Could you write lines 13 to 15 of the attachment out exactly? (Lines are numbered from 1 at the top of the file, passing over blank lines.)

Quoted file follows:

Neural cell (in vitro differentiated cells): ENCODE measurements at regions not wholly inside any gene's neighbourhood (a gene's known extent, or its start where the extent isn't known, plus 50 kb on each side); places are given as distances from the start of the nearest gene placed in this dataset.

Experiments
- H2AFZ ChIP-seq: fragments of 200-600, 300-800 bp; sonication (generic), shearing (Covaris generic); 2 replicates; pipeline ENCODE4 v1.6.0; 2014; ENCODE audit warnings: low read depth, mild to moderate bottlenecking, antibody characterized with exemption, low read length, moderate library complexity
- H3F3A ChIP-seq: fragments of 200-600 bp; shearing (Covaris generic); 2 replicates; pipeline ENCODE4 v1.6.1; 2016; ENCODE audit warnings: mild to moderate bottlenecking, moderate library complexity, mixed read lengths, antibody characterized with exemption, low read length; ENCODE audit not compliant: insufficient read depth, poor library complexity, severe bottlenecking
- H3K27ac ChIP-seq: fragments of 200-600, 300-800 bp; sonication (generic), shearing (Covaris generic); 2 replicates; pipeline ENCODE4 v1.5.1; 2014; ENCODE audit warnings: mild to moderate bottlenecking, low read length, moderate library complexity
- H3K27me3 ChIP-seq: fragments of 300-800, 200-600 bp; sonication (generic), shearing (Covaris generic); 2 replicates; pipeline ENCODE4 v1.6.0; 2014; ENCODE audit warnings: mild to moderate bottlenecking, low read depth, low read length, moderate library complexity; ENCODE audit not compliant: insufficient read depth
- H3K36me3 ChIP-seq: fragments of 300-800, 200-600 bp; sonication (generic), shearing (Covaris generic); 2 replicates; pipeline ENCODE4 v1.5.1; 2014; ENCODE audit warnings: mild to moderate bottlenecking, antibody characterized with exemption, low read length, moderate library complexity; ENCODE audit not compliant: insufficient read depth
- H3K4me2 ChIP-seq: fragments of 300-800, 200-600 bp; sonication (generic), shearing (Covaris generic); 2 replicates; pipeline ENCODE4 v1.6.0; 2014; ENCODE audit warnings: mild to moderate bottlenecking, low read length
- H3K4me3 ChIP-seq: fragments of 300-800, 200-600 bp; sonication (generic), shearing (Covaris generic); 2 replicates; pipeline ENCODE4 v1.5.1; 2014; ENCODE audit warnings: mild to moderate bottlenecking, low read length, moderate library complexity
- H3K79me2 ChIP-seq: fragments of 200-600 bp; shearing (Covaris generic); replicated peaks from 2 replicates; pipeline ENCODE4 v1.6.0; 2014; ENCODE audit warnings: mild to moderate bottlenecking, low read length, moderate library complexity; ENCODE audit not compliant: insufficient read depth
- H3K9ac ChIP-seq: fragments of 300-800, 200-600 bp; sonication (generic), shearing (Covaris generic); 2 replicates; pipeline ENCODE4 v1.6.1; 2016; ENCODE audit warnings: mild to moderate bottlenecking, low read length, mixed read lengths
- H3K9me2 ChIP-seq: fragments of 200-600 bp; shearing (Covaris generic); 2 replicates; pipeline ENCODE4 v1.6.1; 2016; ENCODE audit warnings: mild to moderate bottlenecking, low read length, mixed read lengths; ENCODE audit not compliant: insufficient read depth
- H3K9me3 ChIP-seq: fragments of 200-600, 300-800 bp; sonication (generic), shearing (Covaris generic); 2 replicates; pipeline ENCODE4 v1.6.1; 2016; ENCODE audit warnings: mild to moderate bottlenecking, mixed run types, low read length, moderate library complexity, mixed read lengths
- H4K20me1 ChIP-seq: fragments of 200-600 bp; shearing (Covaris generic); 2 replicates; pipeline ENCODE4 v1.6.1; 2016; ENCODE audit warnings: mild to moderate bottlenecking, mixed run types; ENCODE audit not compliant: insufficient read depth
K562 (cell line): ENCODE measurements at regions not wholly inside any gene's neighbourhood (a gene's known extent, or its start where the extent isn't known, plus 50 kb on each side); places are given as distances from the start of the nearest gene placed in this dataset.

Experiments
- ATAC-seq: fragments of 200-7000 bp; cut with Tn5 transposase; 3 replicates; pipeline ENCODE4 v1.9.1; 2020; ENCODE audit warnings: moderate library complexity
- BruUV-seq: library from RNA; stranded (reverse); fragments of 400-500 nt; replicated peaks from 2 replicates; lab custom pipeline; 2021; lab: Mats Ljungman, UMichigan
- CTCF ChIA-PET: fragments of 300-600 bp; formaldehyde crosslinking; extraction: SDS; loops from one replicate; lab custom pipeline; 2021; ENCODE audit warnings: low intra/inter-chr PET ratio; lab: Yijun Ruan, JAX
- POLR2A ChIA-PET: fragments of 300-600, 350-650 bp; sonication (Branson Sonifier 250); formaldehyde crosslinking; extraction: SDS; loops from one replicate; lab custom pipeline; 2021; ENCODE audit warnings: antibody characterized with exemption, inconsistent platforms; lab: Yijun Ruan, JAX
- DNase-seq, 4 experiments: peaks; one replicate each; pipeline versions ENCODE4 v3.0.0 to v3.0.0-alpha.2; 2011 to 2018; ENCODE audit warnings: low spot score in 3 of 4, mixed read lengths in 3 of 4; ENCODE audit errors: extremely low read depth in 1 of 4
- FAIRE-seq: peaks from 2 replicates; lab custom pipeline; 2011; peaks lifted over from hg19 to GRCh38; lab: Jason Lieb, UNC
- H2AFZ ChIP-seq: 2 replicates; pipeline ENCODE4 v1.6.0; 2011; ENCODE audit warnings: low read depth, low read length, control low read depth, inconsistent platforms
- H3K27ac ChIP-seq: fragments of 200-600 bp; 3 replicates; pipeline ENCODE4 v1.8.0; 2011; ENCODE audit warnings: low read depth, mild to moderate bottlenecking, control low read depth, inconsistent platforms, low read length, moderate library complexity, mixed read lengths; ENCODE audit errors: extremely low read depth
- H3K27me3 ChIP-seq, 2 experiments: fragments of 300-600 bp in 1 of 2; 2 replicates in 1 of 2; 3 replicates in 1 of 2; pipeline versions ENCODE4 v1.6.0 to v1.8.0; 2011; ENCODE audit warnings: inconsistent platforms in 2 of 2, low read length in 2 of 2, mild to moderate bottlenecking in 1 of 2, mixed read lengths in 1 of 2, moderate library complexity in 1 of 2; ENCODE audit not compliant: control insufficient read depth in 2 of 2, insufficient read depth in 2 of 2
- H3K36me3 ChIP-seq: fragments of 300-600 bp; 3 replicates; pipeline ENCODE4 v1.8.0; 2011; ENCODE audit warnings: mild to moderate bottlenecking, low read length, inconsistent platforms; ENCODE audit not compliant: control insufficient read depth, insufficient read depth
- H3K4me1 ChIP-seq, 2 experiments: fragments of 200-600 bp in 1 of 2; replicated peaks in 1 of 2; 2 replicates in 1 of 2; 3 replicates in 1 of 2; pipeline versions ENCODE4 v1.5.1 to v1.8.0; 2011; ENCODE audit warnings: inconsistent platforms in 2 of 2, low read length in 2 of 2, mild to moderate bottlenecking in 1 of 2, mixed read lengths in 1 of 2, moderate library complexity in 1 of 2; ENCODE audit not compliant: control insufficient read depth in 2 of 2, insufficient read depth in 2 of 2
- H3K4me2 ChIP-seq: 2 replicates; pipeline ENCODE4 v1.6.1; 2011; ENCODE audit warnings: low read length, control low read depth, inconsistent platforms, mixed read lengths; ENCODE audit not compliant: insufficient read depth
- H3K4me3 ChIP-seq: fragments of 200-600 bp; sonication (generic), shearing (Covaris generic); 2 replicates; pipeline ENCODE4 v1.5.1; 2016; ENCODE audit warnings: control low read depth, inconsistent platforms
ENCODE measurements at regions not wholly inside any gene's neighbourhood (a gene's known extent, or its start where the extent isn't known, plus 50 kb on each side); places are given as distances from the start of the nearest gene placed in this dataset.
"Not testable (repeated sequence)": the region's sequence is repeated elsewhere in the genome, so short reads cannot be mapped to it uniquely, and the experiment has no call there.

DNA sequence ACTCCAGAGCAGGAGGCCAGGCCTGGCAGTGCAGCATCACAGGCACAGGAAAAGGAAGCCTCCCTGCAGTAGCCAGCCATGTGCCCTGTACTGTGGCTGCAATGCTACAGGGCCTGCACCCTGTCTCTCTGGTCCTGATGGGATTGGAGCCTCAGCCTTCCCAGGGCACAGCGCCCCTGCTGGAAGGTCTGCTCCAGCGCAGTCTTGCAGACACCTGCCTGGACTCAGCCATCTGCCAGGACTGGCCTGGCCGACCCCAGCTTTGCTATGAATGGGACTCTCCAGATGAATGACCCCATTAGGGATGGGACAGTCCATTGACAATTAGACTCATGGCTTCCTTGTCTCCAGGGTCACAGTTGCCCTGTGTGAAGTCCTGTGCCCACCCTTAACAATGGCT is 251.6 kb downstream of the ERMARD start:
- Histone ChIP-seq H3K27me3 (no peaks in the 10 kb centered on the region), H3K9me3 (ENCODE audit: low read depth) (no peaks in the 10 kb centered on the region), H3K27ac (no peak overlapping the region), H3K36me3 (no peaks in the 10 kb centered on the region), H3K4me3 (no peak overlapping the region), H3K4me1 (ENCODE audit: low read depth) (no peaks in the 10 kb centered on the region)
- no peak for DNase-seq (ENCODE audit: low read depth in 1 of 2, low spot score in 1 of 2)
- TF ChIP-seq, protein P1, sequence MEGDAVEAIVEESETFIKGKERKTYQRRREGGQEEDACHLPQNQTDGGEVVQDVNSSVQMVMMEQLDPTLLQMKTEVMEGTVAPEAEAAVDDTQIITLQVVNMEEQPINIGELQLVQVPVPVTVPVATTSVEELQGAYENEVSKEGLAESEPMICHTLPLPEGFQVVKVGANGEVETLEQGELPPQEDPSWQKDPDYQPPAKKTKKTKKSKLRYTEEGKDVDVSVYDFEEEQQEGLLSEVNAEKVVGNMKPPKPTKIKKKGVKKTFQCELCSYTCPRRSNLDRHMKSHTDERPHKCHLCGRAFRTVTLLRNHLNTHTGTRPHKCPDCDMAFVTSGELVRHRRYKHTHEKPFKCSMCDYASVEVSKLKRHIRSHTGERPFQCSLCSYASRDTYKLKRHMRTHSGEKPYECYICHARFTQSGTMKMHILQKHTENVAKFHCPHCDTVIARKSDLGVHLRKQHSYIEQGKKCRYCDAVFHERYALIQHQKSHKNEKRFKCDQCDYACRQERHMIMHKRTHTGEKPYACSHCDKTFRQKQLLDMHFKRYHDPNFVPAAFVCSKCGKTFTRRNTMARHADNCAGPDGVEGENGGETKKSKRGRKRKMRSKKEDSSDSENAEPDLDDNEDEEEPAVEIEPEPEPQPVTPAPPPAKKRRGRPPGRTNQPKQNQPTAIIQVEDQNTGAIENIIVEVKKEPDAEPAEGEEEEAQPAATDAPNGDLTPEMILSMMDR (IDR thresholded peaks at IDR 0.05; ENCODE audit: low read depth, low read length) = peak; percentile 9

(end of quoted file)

- H3K9me3 ChIP-seq: fragments of 200-600, 300-800 bp; sonication (generic), shearing (Covaris generic); 2 replicates; pipeline ENCODE4 v1.6.1; 2016; ENCODE audit warnings: mild to moderate bottlenecking, mixed run types, low read length, moderate library complexity, mixed read lengths
- H4K20me1 ChIP-seq: fragments of 200-600 bp; shearing (Covaris generic); 2 replicates; pipeline ENCODE4 v1.6.1; 2016; ENCODE audit warnings: mild to moderate bottlenecking, mixed run types; ENCODE audit not compliant: insufficient read depth
K562 (cell line): ENCODE measurements at regions not wholly inside any gene's neighbourhood (a gene's known extent, or its start where the extent isn't known, plus 50 kb on each side); places are given as distances from the start of the nearest gene placed in this dataset.